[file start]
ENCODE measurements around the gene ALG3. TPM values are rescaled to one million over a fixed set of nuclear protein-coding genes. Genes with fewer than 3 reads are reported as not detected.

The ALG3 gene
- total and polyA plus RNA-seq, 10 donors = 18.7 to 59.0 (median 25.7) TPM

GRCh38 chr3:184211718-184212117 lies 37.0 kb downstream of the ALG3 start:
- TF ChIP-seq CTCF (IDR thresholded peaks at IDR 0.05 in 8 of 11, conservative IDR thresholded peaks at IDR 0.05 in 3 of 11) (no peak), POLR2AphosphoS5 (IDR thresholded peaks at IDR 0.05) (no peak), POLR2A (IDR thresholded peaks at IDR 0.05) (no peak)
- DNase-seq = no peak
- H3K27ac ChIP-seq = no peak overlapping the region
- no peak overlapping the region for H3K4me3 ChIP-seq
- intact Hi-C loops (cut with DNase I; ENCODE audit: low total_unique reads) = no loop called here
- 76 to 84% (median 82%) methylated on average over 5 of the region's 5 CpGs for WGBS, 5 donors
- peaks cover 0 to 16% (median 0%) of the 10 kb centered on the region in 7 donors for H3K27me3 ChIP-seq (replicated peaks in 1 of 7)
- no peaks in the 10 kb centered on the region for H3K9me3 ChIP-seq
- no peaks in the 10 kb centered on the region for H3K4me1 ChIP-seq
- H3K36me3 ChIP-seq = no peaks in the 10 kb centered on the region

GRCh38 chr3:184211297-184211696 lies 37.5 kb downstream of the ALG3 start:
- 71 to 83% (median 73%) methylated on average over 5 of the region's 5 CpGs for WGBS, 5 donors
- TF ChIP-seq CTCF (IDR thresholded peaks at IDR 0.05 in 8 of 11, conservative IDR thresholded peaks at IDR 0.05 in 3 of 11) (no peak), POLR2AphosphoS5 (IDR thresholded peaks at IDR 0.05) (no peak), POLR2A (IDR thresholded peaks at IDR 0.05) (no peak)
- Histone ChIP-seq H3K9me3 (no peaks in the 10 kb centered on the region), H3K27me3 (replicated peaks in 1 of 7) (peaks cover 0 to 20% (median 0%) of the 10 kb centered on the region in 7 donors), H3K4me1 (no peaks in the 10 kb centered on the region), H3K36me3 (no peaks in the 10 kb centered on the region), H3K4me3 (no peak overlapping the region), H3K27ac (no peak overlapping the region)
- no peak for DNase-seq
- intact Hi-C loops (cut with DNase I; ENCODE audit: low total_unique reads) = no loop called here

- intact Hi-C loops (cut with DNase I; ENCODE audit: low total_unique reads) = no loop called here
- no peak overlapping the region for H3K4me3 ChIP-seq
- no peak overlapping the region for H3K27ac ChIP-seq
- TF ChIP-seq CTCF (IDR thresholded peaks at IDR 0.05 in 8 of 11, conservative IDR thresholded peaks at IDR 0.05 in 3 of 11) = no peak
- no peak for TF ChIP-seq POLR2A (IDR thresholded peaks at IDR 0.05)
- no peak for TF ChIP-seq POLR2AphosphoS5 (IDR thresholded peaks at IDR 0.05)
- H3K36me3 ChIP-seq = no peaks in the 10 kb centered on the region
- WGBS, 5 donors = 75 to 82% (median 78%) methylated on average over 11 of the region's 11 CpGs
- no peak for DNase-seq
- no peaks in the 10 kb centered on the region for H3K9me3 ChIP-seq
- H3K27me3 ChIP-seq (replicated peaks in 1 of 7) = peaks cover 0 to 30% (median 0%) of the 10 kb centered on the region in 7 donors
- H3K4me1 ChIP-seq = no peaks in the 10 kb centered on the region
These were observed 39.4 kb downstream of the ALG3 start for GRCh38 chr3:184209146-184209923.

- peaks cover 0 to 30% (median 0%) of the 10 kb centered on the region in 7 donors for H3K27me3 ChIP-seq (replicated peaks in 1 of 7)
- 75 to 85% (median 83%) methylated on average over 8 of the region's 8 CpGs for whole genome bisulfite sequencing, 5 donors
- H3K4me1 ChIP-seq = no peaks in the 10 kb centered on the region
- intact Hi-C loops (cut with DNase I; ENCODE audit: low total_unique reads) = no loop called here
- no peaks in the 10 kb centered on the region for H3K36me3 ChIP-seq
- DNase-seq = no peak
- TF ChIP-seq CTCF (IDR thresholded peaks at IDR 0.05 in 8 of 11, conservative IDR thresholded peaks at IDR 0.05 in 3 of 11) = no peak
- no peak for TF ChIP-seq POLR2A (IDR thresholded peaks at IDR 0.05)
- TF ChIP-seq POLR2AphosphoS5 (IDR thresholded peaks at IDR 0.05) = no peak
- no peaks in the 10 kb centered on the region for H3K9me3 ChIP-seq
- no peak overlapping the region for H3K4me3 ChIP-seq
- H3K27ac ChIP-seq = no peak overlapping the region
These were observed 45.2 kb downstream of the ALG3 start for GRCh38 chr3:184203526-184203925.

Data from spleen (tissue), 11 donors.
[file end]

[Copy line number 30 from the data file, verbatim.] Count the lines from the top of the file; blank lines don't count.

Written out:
- no peaks in the 10 kb centered on the region for H3K9me3 ChIP-seq